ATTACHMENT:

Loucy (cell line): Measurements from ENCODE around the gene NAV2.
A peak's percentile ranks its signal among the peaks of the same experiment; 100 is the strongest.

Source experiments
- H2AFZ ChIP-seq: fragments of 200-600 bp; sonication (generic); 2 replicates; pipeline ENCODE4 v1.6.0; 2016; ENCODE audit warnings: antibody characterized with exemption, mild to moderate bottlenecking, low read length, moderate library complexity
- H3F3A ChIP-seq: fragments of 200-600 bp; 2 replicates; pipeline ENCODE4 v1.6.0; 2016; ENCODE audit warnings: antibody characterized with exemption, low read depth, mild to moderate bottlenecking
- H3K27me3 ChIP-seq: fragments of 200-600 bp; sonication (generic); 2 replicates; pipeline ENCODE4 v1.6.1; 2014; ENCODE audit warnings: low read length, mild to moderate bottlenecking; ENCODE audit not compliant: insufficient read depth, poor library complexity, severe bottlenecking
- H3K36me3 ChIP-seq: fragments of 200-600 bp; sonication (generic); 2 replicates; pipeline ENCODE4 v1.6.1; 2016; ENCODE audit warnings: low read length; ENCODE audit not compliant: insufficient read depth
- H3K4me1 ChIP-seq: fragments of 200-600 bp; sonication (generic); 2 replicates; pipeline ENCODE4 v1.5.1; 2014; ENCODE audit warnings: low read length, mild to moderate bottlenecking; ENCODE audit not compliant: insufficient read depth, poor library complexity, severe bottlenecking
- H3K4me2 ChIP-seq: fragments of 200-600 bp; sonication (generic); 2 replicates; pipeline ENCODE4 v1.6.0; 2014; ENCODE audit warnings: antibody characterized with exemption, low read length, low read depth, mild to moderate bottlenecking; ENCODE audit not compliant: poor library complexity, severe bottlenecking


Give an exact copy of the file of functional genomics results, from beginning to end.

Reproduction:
Loucy (cell line): Measurements from ENCODE around the gene NAV2.
A peak's percentile ranks its signal among the peaks of the same experiment; 100 is the strongest.

Source experiments
- H2AFZ ChIP-seq: fragments of 200-600 bp; sonication (generic); 2 replicates; pipeline ENCODE4 v1.6.0; 2016; ENCODE audit warnings: antibody characterized with exemption, mild to moderate bottlenecking, low read length, moderate library complexity
- H3F3A ChIP-seq: fragments of 200-600 bp; 2 replicates; pipeline ENCODE4 v1.6.0; 2016; ENCODE audit warnings: antibody characterized with exemption, low read depth, mild to moderate bottlenecking
- H3K27me3 ChIP-seq: fragments of 200-600 bp; sonication (generic); 2 replicates; pipeline ENCODE4 v1.6.1; 2014; ENCODE audit warnings: low read length, mild to moderate bottlenecking; ENCODE audit not compliant: insufficient read depth, poor library complexity, severe bottlenecking
- H3K36me3 ChIP-seq: fragments of 200-600 bp; sonication (generic); 2 replicates; pipeline ENCODE4 v1.6.1; 2016; ENCODE audit warnings: low read length; ENCODE audit not compliant: insufficient read depth
- H3K4me1 ChIP-seq: fragments of 200-600 bp; sonication (generic); 2 replicates; pipeline ENCODE4 v1.5.1; 2014; ENCODE audit warnings: low read length, mild to moderate bottlenecking; ENCODE audit not compliant: insufficient read depth, poor library complexity, severe bottlenecking
- H3K4me2 ChIP-seq: fragments of 200-600 bp; sonication (generic); 2 replicates; pipeline ENCODE4 v1.6.0; 2014; ENCODE audit warnings: antibody characterized with exemption, low read length, low read depth, mild to moderate bottlenecking; ENCODE audit not compliant: poor library complexity, severe bottlenecking